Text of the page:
The Longest Five Minutes

When I was younger, I spent many hours on RPG Maker, which if you couldn’t guess, is an application that lets you build RPGs. The customisation and ease to produce games with it is phenomenal, with the limit being only what you can come up with in your head. Well, for the most part anyway. Due to my experience with RPG Maker, I can always spot a game built using it, and I’m always keen to play it. I was never much good at creating a decent game using it, but I love seeing what other people are able to come up with. The Longest Five Minutes is one such game, developed by Nippon Ichi Software, who also developed the Ys VIII: Lacrimosa of Dana title. Having enjoyed the Ys game, I was more than just a little excited to hop into The Longest Five Minutes.

Flash Back

If you liked Flash Gordon back in the day, you’ll love the protagonist of The Longest Five Minutes – a perhaps slightly lesser known member of the Flash family, Flash Back. If you couldn’t guess it from the name, this is a game that will be set mostly through sequences of the main characters past, as he tries to reconstruct events in his head to remind himself, and to tell us, who he’s with and how he got there. Amnesia is a well-trodden trope in video games, but seeing it deployed in this game is a little more intriguing. You start this game at the end, fighting the Demon King, for a reason you cannot remember, with allies who have escaped your mind. This ‘boss battle’ is more of a glorified conversation really, as you progress through the chatting, you’ll hit certain decisions which will throw you back in time. Sometimes you’ll be cast back quite far, and sometimes you’ll be walking through the near-present.

The world map is pretty hefty too!

These flashbacks to previous events are what makes the game so interesting. Instead of treating it like an old school RPG where grinding is king, you’re under no pressure to do so. You may, in one chapter, be near the start of the tale, but in the next one be much more advanced. This can get a little confusing, as you’re essentially playing the story out of order, but it does lift some pressure off your shoulders as you don’t need to waste countless hours beating up various enemies. Instead of the grinding, you’ll have some objectives to complete. Usually these come in the form of completing side quests or visiting places, but more often than not, they end up the same way – crawling through a dungeon. There will be enemies here to defeat, and an end boss, but it’d be quite generous calling it challenging. I think it works in the game’s favour though, as it tries to veer away from the standard RPG elements in favour of the absorbing story.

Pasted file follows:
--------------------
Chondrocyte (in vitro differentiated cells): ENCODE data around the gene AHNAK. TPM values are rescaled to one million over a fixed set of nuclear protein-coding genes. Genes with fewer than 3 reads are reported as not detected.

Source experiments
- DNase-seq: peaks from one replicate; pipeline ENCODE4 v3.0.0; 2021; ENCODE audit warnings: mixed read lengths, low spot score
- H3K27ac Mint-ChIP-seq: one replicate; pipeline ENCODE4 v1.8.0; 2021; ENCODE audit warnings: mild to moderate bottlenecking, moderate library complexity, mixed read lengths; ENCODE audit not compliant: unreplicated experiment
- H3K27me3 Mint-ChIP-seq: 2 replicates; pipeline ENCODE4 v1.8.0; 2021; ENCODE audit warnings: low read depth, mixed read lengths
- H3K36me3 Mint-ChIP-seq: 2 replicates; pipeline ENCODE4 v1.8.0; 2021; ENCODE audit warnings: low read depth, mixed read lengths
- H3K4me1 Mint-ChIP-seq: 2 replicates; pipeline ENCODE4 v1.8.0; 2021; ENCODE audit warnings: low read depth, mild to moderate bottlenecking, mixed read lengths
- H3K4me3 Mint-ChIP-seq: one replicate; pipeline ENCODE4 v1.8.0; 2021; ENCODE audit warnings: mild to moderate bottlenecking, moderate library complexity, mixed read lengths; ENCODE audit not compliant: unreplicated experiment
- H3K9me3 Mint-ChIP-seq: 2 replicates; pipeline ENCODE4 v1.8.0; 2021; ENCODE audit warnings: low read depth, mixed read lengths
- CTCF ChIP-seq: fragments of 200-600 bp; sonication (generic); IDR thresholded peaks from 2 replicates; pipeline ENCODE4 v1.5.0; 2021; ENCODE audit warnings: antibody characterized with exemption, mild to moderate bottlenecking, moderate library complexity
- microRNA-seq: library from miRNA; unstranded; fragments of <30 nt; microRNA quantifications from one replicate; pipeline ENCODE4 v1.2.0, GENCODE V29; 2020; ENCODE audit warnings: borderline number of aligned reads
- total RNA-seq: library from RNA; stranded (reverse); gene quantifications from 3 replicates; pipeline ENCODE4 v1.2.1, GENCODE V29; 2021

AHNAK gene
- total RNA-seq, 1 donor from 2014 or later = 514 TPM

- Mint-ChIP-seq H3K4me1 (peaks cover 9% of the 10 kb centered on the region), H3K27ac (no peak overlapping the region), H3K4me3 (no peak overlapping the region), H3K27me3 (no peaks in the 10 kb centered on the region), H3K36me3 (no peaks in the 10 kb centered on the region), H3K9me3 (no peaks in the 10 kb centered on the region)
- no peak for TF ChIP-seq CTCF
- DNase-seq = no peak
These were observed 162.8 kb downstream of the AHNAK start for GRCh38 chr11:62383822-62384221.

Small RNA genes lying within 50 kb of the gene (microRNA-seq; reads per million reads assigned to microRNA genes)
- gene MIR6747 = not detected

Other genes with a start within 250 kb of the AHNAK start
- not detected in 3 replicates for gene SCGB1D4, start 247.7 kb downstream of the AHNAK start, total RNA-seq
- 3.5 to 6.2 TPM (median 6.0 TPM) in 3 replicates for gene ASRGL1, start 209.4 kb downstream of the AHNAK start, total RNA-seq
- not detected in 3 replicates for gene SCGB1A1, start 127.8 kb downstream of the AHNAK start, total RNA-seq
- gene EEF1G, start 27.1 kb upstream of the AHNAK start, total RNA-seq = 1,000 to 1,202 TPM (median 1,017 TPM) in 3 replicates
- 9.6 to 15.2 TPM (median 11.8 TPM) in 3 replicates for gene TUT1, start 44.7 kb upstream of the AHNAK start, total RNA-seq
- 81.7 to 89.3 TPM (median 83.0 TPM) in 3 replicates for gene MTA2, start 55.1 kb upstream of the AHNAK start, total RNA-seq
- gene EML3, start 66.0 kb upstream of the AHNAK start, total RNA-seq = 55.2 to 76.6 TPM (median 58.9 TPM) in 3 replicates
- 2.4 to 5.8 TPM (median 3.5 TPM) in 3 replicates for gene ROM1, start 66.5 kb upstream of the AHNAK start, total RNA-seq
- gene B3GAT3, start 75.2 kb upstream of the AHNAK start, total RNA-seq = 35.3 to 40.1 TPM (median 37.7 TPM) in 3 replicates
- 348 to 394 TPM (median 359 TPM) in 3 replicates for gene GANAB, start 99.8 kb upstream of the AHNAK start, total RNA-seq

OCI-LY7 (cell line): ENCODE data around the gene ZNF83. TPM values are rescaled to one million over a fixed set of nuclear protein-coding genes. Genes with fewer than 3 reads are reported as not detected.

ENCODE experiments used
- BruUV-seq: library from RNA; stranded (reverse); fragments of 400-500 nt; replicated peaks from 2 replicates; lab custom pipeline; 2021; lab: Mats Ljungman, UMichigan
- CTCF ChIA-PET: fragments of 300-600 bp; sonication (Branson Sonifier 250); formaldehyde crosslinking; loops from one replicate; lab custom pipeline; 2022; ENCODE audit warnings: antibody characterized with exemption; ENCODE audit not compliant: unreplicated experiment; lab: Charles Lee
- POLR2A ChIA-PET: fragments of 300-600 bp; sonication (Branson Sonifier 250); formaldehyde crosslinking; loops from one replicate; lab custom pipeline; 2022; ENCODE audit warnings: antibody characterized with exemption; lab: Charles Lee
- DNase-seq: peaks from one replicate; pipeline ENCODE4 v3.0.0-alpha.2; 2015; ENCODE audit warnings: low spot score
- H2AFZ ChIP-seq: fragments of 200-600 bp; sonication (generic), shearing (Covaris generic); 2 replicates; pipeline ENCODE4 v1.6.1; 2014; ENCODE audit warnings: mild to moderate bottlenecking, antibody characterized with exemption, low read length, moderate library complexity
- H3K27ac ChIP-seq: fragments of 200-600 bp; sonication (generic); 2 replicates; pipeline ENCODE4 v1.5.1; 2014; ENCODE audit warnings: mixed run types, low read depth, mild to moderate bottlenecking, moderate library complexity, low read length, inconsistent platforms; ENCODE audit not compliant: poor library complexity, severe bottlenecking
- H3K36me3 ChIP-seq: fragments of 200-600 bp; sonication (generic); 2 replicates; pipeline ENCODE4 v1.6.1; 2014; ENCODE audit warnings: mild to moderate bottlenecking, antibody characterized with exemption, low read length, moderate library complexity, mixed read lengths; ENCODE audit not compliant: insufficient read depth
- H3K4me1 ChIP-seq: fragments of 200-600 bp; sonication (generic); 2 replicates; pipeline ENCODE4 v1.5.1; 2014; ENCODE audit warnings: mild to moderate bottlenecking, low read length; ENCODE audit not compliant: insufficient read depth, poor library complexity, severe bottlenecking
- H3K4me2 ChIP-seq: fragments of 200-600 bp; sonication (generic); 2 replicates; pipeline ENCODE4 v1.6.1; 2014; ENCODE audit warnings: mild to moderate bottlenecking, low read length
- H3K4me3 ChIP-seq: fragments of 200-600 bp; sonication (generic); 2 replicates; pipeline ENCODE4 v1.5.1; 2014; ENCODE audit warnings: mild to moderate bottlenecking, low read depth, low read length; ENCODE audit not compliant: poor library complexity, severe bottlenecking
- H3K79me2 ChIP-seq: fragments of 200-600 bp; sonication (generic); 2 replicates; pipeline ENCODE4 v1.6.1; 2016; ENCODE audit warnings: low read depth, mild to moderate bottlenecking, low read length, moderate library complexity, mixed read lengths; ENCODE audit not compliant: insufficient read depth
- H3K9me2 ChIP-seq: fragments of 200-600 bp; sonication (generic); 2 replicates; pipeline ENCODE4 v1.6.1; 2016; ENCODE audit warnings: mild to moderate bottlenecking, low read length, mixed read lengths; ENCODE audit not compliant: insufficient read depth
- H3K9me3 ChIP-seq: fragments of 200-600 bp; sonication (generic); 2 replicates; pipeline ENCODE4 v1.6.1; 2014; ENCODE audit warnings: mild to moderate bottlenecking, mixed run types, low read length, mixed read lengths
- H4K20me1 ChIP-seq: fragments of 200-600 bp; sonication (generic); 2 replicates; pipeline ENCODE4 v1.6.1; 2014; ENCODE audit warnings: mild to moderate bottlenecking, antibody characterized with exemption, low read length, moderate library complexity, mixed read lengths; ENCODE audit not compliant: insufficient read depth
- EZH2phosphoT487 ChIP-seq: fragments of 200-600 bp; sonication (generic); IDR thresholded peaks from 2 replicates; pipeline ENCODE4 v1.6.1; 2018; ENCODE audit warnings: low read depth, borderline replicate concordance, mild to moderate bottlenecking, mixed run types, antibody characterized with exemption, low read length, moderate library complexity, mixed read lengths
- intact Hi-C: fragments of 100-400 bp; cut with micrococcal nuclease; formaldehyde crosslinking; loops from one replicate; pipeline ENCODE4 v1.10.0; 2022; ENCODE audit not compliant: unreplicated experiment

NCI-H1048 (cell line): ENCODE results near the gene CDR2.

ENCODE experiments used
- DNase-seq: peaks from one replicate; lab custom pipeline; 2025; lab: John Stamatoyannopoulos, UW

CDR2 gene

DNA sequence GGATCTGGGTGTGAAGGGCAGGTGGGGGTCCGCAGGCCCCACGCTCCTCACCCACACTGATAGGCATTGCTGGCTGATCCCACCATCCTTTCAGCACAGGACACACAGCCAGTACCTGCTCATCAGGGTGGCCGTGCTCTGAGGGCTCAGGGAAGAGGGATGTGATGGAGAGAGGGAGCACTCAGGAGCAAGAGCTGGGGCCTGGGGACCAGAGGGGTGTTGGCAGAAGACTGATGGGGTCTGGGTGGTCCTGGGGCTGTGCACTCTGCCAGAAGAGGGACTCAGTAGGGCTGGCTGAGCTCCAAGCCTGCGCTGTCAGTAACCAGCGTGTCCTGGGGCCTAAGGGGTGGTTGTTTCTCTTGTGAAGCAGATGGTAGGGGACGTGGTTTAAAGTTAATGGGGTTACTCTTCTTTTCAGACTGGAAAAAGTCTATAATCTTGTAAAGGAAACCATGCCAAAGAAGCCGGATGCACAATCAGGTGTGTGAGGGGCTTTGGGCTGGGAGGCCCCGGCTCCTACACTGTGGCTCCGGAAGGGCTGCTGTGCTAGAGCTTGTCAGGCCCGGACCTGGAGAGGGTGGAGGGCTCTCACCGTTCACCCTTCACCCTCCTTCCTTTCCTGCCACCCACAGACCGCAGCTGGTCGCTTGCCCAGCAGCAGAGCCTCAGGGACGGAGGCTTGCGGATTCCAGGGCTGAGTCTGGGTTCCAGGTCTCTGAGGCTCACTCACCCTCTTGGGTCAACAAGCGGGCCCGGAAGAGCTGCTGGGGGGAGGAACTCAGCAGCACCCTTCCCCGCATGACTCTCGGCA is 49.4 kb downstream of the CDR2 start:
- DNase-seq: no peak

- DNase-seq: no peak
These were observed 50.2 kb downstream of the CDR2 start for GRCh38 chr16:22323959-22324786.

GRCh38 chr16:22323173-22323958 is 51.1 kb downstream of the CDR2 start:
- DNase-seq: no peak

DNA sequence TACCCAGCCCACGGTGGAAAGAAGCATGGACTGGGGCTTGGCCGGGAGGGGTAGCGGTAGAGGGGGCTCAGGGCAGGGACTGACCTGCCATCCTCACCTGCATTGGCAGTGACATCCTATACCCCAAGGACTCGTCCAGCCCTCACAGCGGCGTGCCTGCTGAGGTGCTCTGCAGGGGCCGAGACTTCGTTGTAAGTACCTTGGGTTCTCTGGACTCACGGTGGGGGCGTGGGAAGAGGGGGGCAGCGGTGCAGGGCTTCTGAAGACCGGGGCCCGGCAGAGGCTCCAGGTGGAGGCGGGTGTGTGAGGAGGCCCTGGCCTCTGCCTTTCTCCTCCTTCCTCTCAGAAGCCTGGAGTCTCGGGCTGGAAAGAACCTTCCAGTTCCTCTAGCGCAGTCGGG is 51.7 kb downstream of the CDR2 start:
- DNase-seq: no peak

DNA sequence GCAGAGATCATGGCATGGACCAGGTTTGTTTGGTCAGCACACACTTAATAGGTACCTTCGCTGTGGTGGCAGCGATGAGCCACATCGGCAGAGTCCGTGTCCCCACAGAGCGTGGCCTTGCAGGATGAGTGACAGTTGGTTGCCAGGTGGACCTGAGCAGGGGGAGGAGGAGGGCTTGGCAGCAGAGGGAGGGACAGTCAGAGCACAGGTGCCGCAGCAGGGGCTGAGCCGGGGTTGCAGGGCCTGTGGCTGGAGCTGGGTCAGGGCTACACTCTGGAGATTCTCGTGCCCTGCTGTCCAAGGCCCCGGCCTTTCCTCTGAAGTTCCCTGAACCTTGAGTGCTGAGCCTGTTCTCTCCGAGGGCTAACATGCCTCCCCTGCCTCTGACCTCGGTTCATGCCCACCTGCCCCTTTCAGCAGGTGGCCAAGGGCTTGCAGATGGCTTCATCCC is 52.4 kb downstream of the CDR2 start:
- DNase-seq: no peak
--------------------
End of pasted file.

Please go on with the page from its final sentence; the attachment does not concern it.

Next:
RPG Maker Hell

I’ve a very keen eye for RPG Maker, so I feel that even though I generally enjoy the games, I can be a bit over-critical at times, and I feel I’m about to be that here too. There are a few things that I’ve seen far too often in an RPG Maker creation, things like the battle screen, or conversations are pretty standard and out of the box in RPG Maker. From what I remember, it’s possible to completely re-do everything about how the game is presented, but it takes a little more work. The Longest Five Minutes, unfortunately, decided against putting in that extra effort and nice touches to differentiate it from the norm, and stuck with the out of the box functionality. I can understand it for the battling, as it’s not a core part of the game, but the text boxes for conversation just look so ugly to me. They’re not quite the bog standard ones, with a couple of modifications, but they’re still pretty poor.

The game still does look quite nice, as it doesn’t use too many standard tilesets.

The Final Word

The ease of the battles and the lack of customisation to the base RPG Maker templates aside, The Longest Five Minutes is a pretty solid game. You’ll easily get ten or so hours out of it, and it’s pretty enjoyable throughout. The story is engaging and well told, with some wonderful music and decent visuals to boot. There are definitely things I’d say the developers could benefit from having included, but definitely a solid game overall.

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